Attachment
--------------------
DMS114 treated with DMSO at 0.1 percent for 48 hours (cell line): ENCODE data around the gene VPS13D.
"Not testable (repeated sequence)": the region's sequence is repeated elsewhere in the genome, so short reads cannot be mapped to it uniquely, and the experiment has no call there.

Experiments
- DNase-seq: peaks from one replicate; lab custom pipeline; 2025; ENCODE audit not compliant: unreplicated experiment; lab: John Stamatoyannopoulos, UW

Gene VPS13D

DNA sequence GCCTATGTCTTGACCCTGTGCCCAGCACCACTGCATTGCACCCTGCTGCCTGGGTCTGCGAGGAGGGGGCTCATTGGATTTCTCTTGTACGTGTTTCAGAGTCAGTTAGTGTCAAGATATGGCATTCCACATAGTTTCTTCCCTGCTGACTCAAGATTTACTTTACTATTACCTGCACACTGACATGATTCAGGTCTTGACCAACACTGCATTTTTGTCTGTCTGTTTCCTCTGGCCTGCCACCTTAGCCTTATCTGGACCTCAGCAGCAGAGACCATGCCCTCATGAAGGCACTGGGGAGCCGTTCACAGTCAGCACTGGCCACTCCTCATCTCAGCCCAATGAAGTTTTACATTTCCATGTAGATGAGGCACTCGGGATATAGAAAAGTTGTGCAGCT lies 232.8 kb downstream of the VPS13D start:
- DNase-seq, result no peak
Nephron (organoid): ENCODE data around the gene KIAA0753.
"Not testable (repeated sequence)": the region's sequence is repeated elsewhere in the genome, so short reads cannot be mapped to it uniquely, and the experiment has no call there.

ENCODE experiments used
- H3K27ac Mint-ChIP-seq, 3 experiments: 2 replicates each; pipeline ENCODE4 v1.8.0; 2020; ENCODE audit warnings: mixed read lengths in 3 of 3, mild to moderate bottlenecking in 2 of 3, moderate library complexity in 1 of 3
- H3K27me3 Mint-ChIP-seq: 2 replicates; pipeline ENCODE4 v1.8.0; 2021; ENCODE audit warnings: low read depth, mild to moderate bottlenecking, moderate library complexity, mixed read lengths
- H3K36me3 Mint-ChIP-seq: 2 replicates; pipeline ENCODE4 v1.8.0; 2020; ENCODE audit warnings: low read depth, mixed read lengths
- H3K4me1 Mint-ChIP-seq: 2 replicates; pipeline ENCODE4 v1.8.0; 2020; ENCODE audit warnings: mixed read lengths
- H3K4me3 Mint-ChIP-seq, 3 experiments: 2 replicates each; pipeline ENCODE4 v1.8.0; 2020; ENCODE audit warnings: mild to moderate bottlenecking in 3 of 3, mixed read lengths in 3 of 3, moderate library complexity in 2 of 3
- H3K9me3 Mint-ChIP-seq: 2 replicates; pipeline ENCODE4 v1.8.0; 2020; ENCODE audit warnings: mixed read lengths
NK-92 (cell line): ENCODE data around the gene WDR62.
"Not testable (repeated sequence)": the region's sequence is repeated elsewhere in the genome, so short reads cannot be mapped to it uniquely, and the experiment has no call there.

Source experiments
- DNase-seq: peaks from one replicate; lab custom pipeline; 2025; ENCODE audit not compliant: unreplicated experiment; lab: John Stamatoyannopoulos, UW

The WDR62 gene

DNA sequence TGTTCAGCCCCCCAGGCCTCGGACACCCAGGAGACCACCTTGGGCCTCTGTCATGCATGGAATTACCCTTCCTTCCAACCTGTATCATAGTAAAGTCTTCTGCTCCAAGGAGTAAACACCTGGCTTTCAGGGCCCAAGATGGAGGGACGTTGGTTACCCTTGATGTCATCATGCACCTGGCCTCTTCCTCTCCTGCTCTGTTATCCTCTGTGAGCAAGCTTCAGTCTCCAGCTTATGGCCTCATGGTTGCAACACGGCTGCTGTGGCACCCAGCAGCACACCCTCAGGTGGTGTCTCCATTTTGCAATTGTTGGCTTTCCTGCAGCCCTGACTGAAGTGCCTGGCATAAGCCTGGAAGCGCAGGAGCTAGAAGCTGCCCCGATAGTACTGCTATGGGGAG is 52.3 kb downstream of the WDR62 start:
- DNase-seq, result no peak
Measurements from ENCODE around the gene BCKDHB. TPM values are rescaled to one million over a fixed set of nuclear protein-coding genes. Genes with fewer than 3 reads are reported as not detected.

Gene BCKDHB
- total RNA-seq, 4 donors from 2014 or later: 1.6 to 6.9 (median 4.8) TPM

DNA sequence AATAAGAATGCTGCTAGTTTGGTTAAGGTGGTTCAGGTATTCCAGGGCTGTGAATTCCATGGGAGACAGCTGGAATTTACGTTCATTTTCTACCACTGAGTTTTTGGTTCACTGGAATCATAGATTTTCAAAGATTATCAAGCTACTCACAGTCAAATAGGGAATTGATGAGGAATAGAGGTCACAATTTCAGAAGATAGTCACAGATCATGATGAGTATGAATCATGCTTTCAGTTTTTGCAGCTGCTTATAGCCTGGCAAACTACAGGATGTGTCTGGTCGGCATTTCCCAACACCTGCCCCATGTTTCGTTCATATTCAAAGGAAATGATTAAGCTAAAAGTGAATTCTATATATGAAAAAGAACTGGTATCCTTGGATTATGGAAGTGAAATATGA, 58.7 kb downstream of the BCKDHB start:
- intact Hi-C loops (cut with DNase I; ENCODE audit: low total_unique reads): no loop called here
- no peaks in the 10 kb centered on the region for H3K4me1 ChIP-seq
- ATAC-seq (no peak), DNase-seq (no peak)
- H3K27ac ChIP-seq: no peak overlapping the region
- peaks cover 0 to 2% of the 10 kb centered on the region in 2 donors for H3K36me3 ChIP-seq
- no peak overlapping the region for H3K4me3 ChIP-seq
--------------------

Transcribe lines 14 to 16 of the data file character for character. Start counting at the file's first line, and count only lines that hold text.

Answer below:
- H3K4me1 Mint-ChIP-seq: 2 replicates; pipeline ENCODE4 v1.8.0; 2020; ENCODE audit warnings: mixed read lengths
- H3K4me3 Mint-ChIP-seq, 3 experiments: 2 replicates each; pipeline ENCODE4 v1.8.0; 2020; ENCODE audit warnings: mild to moderate bottlenecking in 3 of 3, mixed read lengths in 3 of 3, moderate library complexity in 2 of 3
- H3K9me3 Mint-ChIP-seq: 2 replicates; pipeline ENCODE4 v1.8.0; 2020; ENCODE audit warnings: mixed read lengths